Before we actually start going through the fifty principles line by line, I would like to put something on the board as a way of orienting us in our discussion of miracles. None of us was very happy with the title that Jesus gave to the Course, but he seemed clear that he wanted to call it A Course in Miracles. So, it is the miracle that is the primary concern, and that is what we are really being taught. The miracle, once again, has nothing to do with anything external, the major reason being that there is nothing external.
Today we are not going to go into the Course's metaphysics; we are going to assume that we accept that principle. But, certainly, the basic metaphysical foundation of the Course is that there is no world outside us. It is only a projection of what is inside us, which means that the central issue always can be found in the little dot over there on the left side of the chart, which represents the mind. The mind projects what is within it onto the world; and the world, of course, includes not only the world at large, the universe, but also the world of our personal bodies. This means that the problem is never what is outside us here in the world. The problem is always what is in our minds; and since that is where the problem is, that is where the answer must be found also. That answer is the miracle.
The best definition of what a miracle is, then, is that it is a correction for a misthinking or a misperception, and therefore A Course in Miracles will never advocate that you do anything about changing your behavior. Many of you may have seen the article on the Course in the New York Times about a month ago (Dec. 9,1984) in which I was quoted backwards. The quote said that you should change your behavior, and that changes your mind. I am sure I said the exact opposite to them on the phone: that your change of mind will correspondingly shift your behavior. This does not mean, by the way, that the Course would not advocate many times doing something to shift your behavior. All that it would say is that you not believe that by changing your behavior you have changed the problem. It could be a useful step towards changing a problem, but the basic problem is never out in the world or the body -- it is in the mind. This idea, of course, is absolutely essential to everything that the Course teaches and everything that we will be talking about. Certainly it is essential for understanding what the miracle is. The simplest definition of a miracle is that it is a correction for how we perceive or for how we think.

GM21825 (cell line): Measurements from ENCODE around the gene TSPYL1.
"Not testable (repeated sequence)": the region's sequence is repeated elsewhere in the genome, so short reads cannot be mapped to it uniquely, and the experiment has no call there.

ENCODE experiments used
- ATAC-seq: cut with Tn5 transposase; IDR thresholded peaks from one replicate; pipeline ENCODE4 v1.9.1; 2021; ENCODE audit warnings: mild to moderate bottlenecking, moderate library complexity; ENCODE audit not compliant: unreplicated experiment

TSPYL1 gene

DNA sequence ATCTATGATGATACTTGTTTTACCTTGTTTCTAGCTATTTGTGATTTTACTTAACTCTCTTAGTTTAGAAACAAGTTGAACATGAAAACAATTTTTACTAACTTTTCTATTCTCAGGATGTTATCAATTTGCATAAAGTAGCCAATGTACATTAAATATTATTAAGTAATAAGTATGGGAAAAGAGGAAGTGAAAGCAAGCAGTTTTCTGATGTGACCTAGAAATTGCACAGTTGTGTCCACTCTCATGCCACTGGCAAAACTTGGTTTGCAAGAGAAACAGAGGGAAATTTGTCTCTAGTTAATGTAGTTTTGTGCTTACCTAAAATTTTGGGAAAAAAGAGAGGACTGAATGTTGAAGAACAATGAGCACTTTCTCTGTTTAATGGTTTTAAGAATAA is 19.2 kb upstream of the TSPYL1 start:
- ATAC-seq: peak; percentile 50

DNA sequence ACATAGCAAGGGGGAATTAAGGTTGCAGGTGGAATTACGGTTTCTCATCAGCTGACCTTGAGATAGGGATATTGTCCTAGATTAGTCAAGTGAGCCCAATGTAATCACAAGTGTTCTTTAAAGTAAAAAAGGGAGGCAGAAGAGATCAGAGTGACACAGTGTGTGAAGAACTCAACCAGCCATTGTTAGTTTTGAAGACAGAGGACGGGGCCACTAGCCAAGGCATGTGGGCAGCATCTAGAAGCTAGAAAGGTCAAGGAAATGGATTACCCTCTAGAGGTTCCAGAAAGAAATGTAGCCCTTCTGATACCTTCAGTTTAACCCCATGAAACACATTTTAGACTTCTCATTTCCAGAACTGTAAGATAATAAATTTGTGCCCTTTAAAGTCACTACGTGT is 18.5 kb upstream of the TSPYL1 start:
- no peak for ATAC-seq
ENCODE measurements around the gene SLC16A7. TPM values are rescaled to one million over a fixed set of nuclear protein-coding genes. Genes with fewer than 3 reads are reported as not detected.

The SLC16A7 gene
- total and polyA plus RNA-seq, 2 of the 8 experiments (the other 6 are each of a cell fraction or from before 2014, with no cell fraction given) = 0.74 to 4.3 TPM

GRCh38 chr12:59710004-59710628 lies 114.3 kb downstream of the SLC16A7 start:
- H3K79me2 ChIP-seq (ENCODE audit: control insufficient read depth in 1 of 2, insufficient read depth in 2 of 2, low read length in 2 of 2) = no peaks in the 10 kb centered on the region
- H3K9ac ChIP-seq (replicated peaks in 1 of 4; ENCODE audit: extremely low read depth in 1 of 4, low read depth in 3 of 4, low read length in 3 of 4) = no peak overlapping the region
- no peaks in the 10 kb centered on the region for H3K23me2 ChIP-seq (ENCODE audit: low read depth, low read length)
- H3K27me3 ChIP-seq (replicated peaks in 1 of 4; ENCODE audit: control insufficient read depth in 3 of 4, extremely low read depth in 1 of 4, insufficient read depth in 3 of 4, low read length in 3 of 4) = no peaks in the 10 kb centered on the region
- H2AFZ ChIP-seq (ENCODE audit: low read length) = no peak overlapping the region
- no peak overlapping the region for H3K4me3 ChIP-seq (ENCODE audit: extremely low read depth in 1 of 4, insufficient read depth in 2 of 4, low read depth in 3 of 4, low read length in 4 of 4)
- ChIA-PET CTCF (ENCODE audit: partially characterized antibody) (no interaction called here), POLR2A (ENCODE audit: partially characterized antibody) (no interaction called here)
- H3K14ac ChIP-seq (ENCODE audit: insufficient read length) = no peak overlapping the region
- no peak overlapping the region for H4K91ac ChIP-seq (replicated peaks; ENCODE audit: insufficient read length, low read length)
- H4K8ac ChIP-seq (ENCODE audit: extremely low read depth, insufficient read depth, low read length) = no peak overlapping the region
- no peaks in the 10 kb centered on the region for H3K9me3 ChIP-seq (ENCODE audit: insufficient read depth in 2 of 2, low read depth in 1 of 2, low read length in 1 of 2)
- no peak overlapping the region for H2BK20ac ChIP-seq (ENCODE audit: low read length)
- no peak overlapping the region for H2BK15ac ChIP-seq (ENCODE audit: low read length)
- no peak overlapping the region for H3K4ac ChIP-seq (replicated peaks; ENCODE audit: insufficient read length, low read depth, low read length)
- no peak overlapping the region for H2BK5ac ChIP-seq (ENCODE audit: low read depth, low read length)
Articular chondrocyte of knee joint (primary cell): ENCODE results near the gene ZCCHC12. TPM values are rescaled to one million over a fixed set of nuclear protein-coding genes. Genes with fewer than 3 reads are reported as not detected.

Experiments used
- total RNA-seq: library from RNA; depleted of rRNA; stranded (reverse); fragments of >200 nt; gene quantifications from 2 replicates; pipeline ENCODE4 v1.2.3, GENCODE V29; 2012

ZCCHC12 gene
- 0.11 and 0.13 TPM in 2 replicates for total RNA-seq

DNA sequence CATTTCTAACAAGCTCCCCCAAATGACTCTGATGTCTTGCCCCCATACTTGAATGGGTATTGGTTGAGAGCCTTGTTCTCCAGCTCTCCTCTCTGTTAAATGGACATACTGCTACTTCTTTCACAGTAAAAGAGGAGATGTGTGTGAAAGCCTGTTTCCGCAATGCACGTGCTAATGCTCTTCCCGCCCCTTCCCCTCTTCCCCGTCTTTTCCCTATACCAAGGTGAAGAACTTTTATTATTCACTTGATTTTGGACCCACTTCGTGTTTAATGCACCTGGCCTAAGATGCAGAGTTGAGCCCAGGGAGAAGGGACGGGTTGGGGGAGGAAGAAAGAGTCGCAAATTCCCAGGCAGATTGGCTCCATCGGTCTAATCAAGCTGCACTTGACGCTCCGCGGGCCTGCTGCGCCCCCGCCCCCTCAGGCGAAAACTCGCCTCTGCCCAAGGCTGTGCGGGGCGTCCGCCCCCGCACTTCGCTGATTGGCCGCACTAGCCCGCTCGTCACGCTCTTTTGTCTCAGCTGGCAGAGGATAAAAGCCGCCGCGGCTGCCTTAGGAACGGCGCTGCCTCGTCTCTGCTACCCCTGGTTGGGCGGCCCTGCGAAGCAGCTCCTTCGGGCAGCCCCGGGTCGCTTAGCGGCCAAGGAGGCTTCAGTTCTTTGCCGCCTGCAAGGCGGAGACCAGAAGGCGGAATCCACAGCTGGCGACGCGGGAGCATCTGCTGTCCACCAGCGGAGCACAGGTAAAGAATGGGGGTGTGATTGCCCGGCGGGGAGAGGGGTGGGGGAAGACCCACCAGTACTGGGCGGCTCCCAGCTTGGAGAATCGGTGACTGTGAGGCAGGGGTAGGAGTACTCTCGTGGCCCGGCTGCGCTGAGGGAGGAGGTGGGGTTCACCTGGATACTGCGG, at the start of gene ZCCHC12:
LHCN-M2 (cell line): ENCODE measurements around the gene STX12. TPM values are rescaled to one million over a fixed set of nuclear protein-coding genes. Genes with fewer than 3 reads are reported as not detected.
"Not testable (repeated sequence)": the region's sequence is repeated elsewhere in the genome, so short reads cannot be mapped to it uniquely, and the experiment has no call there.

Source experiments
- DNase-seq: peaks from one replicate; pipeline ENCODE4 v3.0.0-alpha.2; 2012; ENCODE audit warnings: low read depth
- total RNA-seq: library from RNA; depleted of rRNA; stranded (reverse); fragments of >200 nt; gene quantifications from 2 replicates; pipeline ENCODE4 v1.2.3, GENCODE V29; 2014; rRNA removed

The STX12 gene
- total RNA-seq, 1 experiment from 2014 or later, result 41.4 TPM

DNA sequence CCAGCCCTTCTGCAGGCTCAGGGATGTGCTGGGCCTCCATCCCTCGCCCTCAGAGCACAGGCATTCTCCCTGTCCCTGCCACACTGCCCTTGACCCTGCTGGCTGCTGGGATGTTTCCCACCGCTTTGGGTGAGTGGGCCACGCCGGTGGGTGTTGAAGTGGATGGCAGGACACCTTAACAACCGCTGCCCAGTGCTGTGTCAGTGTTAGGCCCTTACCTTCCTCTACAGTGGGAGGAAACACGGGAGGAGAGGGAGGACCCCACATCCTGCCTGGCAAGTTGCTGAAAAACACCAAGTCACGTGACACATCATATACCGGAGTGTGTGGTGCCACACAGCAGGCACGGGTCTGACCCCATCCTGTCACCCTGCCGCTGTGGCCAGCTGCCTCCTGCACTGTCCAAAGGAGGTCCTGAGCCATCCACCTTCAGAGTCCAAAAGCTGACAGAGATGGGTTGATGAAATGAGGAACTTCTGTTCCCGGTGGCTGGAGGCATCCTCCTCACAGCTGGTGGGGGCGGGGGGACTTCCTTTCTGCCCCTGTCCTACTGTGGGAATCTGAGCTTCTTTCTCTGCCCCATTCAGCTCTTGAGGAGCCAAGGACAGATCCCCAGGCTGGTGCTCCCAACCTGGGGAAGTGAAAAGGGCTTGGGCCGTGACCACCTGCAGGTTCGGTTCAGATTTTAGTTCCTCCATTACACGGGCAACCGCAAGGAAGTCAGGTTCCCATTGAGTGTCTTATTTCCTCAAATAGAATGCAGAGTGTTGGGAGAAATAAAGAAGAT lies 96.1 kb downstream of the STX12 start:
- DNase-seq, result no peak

Miracle Studies Navigation Table
|Index of Resources||Discussion Group||FAQ about ACIM||50 Miracle Principles|
|Biographical: Helen, Bill, Ken||Unauthorized Manuscripts||The Story of A Course in Miracles||The Psychology of ACIM|
|The Course's Use of Language||What is Forgiveness?||Copyright Related Info||Question/Answer Service|